Hindi, Urdu, Punjabi: chapaatii -- roTii ( रोटी और चपाती के बीच फर्क )

Discussion in 'Indo-Iranian Languages' started by jakubisek, Mar 19, 2013.

  1. jakubisek Member

    I'd like to ask about the different usage of the words chapaatii vs. roTii (mainly in North India).

    Please speak for your own home usage or another language/tradition you are best acquainted with. Specify which one is it. If you are aware of the usage in several languages/traditions or contexts whithin one language, deal with each separately.

    1) are the words roTii and chapaatii

    a) freely interchageable , i.e. the terms are synonymous (you do not know any difference)
    b) one is a generic word for flat bread while the other one specific kind of it
    c) both mean a different type of bread (the two do not overlap)
    d) only one is used, normally

    2) If applicable (b,c), pl. try to explain as precisely how is chapaatii distinguished from (other) roTii

    3) Additionally, if phulkaa is a kind of roTii or chapaatii, how is this one different?


    If you mentioned something in another threat, pl. re-iterate it here again so that all answers are visible here in one place

    This topic started in a different thread (http://forum.wordreference.com/showthread.php?t=2533642) where you'll find many other words for South-Asian "breads" (baked, roasted or fried flat dough preparations), but since my question is deviating from the original focus of that threat, which was list of synonyms, and narrowing it down (I am not concerned with fried varieties of the breads here, nor sweat-meals), I chose to start it as a separate thread here hoping to attract more answers to be put together. Some of the posts in that thread touch upon this topic, but I have become only more confused by some answers seemingly contradicting each other but not always with clear referrence to the background context)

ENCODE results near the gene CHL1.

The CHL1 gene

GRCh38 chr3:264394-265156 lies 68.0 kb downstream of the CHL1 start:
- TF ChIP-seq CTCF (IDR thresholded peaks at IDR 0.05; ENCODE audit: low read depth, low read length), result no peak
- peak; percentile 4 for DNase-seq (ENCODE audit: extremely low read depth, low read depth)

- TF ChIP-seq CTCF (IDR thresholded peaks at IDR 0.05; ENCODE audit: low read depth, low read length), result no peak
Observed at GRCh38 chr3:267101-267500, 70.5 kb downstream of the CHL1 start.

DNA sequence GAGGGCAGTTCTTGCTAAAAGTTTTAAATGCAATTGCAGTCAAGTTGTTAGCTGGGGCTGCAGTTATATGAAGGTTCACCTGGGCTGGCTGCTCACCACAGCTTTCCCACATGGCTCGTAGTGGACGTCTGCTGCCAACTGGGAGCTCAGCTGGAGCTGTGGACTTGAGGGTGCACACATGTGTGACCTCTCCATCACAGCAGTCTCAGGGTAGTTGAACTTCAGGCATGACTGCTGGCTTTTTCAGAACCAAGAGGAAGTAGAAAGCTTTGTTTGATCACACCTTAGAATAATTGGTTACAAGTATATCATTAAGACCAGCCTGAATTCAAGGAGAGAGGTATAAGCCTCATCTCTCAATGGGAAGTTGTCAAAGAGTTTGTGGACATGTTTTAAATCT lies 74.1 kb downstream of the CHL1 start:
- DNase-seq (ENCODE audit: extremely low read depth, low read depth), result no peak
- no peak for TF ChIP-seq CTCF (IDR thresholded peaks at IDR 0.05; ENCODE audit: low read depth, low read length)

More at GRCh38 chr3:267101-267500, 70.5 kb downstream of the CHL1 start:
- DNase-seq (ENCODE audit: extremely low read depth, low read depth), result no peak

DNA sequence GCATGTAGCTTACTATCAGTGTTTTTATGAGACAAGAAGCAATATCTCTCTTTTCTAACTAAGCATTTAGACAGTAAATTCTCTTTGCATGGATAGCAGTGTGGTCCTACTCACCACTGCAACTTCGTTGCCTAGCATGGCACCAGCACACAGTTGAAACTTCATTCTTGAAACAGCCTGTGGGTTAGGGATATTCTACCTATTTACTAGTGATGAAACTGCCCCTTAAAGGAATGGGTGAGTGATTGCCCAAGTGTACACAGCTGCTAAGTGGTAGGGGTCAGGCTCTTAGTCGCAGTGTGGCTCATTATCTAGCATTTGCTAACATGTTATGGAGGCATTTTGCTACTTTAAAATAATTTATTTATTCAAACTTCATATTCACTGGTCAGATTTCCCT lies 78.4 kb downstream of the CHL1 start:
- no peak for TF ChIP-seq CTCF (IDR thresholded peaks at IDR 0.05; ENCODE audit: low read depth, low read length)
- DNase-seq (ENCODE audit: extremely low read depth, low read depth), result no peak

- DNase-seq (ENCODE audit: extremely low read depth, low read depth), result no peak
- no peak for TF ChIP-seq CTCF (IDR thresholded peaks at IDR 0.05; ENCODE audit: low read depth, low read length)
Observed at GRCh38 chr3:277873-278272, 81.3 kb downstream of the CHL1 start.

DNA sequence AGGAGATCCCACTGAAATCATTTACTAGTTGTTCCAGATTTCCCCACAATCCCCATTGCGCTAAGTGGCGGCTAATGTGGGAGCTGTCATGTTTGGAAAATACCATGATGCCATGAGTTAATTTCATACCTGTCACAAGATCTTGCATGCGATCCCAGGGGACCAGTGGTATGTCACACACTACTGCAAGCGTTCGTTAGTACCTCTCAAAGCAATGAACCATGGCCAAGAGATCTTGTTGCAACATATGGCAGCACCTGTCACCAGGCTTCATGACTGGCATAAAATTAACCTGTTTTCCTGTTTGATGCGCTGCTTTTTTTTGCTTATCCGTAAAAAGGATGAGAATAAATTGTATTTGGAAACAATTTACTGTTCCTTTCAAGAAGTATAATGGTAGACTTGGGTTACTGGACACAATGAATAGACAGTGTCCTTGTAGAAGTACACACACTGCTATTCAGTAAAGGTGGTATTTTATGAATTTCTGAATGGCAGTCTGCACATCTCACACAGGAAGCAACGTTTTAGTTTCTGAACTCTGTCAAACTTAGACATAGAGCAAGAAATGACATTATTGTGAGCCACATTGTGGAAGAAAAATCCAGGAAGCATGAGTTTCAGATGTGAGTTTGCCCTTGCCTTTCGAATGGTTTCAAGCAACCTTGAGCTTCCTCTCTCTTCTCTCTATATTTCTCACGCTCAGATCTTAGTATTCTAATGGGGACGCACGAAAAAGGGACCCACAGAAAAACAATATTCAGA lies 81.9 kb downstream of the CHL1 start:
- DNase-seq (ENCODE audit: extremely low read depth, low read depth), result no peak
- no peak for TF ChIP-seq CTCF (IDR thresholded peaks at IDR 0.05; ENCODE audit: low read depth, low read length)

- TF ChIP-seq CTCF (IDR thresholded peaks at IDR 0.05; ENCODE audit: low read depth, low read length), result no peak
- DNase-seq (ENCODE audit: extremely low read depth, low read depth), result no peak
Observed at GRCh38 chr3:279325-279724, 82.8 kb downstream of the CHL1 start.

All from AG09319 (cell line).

2. greatbear Banned

    India - Hindi & English
    chapatii and phulkaa are types of roTiis (this being the generic word); however, this is true only in certain regions. For example, in south India, chapatii and roTii are two different things, mean different things.
    phulkaa is something that "phuuls", i.e. it inflates when roasted on gas. It is usually interchangeable with chapati (not in south India, where a chapatii is something that is kind of rubbery, and a roTii usually means a tandoorii roTii or a roTii roasted too much with too much ghee, etc.).

    roTii, as I mentioned, is in general the generic word: so every bread is a roTii. Every bread is not a chapatii or a phulka. The latter are types of roTiis. Hope this helps.
  3. tonyspeed Senior Member

    English & Creole - Jamaica
    chapaatii is supposed to be whole wheat cooked on a flat skillet.

    From wikipedia:

    "In some regions it is only partly cooked on the skillet, and then put directly on a high flame, which makes it blow up like a balloon. The hot air cooks the chapati rapidly from the inside. In some parts of northern India (e.g. Punjab) and Pakistan, this is called a phulka (that which has been inflated)."
  4. marrish

    marrish Senior Member

    اُردو Urdu
    At least in Pakistan, chapaatii is a kind of roTii which distinguishes itself from roTii by its thinness and a smaller size.

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